A Plot to Drill Arctic Refuge

A very good OP/Ed in the Boston Globe reminds us of another important issue still at stake: The Arctic Refuge.

Editor’s Note: There are so many issues on the table these days, it’s hard to keep on top of them all. The mission here at The Democratic Daily is break through the Noise Machine and keep on top of as many of the issues as we can. We’ve been online for a month on the 2oth. Thanks to all our regulars for your support, we’re here because of you!

A plot to drill Arctic Refuge
By Allen E. Smith | August 19, 2005

CONGRESSIONAL leaders seem to be plotting a budget maneuver that will authorize oil and gas drilling in the Arctic National Wildlife Refuge.

The Energy Bill just signed into law is silent on Arctic Refuge, but Congress can use a deceptive budget maneuver to avoid the very Senate rules that kept it out of the Energy Bill. Congress earlier passed the FY 2006 Budget Resolution with instructions to the House and Senate resources committees to find $2.4 billion of ”savings” in the Interior Department budget by Sept. 16. That Budget Resolution is also silent on Arctic Refuge, but majority leaders have indicated they will use those instructions to justify authorization of Arctic Refuge drilling. The plan would be to use inflated revenue projections to reconcile the FY 2006 Budget with current law. Raising $2.4 billion from Arctic Refuge leasing will never happen. The Administration would have to receive oil industry bonus bids averaging $4,000 per acre for the 600,000 acres it would offer for lease to receive that much revenue.

Actual North Slope lease rates have averaged well below $100 per acre and are not expected to change. Just north of the Arctic Refuge in the Beaufort Sea, Minerals Management Service recently leased 618,751 acres to the oil industry for $46.7 million, an average of $75 per acre, not $4,000. Arctic Refuge leasing revenue at that rate would be $45 million, a fraction of the $2.4 billion called for in the reconciliation instructions.

Arctic Refuge development will not reduce our budget deficit or dependence on imported oil nor will it improve our national energy security. Our nation uses 25 percent of the world’s produced oil but has at most only 3 percent of world oil reserves. Sacrificing the Arctic Refuge will not change that. We are vulnerable and cannot drill our way out of these facts.

Our political leadership fails to address the need to change our nation’s energy diet now to avoid catastrophic economic, ecological, and national security consequences later. Aggressive strategies of conservation, alternatives, renewables, and efficiencies are the only realistic long-term solutions, yet our government fails to act while the crisis deepens. Nowhere is this failure more starkly portrayed than in the energy bill just signed into law, which includes no meaningful increase in the fuel efficiency of our largest single use of oil — cars and trucks. The leadership would sacrifice the internationally recognized values of the Arctic Refuge itself before adopting a sustainable energy strategy.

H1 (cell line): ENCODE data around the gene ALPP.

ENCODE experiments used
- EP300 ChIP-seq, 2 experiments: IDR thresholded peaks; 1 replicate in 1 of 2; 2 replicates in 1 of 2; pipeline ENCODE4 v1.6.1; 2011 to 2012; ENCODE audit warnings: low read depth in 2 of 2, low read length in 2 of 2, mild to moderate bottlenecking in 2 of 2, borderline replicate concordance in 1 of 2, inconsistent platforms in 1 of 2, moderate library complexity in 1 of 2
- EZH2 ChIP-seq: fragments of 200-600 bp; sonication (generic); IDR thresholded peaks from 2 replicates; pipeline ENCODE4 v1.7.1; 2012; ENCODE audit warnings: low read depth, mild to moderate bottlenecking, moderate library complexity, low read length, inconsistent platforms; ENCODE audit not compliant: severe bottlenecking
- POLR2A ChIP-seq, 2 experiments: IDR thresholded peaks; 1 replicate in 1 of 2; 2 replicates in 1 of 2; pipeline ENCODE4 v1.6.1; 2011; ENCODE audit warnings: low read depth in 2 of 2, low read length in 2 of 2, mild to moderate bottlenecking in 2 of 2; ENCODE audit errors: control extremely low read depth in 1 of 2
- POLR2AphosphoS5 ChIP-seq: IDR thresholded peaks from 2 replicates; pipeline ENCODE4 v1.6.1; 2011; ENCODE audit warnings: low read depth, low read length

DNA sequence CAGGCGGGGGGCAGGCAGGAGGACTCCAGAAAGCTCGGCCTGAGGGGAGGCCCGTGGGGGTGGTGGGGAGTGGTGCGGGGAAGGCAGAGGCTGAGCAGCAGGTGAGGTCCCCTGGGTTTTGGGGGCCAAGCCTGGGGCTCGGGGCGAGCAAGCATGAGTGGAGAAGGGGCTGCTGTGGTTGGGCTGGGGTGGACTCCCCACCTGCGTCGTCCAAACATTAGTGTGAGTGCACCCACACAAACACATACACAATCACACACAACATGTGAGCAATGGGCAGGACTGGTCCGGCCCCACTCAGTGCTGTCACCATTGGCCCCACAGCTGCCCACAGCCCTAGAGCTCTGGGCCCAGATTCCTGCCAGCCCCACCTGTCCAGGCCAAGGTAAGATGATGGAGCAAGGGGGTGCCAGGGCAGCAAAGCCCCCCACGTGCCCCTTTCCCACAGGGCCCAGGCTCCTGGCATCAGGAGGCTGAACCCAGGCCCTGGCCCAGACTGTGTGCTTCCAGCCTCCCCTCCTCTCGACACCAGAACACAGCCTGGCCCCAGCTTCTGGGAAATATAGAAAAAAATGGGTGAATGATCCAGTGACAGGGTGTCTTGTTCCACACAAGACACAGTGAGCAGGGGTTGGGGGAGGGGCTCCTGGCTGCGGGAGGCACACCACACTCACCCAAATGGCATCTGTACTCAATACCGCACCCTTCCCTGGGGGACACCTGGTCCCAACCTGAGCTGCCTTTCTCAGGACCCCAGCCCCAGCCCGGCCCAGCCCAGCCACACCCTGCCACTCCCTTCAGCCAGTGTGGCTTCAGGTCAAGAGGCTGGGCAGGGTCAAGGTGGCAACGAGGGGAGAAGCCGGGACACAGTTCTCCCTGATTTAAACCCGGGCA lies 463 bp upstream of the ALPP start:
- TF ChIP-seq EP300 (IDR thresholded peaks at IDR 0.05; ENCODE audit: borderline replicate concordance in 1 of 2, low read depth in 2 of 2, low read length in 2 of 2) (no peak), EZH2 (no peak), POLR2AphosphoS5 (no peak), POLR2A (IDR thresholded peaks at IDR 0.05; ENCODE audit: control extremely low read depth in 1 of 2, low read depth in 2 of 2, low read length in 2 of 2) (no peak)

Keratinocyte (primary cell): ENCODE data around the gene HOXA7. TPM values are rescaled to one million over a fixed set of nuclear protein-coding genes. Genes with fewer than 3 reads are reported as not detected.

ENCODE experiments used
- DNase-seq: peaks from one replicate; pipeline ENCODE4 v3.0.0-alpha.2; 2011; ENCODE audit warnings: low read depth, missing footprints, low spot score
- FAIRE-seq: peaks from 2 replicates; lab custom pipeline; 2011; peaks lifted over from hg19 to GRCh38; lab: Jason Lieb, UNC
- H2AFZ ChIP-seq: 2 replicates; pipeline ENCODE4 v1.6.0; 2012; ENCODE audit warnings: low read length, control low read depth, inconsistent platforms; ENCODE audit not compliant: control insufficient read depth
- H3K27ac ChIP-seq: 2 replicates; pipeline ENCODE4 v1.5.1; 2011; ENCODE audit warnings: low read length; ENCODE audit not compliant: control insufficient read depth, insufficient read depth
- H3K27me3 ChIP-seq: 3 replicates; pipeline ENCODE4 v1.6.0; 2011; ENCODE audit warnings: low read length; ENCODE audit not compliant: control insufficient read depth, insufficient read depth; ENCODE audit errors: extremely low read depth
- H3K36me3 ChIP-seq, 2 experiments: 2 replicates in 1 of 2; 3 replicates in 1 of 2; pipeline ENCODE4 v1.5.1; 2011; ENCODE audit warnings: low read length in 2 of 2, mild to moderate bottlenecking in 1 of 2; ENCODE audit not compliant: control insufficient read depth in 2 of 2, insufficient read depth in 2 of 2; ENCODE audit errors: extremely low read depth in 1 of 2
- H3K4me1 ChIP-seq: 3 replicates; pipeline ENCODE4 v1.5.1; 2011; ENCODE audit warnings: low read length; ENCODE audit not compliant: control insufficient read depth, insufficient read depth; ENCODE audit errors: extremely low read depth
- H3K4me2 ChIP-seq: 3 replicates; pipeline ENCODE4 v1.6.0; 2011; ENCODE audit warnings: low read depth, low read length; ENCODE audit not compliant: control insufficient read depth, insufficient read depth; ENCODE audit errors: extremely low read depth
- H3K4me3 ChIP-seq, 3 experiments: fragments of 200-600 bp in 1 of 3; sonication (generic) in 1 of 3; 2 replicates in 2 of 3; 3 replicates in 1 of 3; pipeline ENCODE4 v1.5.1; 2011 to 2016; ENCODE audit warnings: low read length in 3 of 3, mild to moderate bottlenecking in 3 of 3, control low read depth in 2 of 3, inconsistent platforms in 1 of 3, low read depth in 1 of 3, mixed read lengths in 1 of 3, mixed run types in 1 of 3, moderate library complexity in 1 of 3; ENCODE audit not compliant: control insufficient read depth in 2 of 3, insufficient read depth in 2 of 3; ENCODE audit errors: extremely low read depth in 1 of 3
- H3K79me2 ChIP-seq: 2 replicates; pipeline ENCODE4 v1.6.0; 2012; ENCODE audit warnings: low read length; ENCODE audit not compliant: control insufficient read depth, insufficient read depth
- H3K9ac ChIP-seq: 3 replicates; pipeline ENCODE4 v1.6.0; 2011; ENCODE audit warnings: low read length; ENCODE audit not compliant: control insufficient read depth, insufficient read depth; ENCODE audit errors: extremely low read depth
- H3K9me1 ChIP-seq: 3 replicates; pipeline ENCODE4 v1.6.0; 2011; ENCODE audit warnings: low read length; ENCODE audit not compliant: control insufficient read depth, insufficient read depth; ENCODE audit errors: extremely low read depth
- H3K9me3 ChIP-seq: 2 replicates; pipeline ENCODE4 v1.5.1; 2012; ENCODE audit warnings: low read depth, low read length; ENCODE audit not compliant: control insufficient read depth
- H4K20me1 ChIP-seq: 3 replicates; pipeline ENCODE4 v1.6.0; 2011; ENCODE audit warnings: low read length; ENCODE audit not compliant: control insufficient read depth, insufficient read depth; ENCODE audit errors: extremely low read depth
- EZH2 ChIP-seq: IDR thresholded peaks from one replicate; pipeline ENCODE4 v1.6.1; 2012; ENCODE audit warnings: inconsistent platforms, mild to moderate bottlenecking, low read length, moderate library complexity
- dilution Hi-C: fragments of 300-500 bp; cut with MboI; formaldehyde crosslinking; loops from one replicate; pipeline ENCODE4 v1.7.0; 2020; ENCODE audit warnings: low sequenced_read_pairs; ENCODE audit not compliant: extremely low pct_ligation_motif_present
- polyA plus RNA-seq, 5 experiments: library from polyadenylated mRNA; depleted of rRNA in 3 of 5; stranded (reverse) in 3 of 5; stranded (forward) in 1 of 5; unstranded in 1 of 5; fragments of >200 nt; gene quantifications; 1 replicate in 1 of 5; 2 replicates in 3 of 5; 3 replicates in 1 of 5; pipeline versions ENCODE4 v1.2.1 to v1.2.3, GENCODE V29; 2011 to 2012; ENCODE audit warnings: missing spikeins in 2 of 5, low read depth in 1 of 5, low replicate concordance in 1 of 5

The Arctic Refuge coastal plain is the biological heart of one of America’s most extraordinary natural landscapes. Vital to indigenous native people who rely on its wildlife for their cultural and traditional way of life, it is an irreplaceable sacred place that should be left wild.

Congress should refuse to authorize Arctic Refuge development. The $2.4 billion fails to meet any standard for inclusion in the FY 2006 Budget, which the Congressional Research Service reports will further increase our national deficits if passed into law.

Twenty-four Republican members of the US House of Representatives, led by Jeb Bradley of New Hampshire, have sent a letter to congressional leadership stating that the budget process ”is an inappropriate venue to be debating this important environmental issue.” Every member of Congress should be held accountable for his vote on this. To meet its fiduciary responsibilities, Congress must remove this $2.4 billion from the budget reconciliation and not let it become a scheme to force Arctic Refuge drilling.

It is an empty pinata, filled with false promises, a diversion from securing a more sustainable national energy policy. It would be a scandalous raid on our public wildland heritage and treasury, and should be rejected.

Allen E. Smith, who was the Alaska regional director for The Wilderness Society, is a freelance writer.

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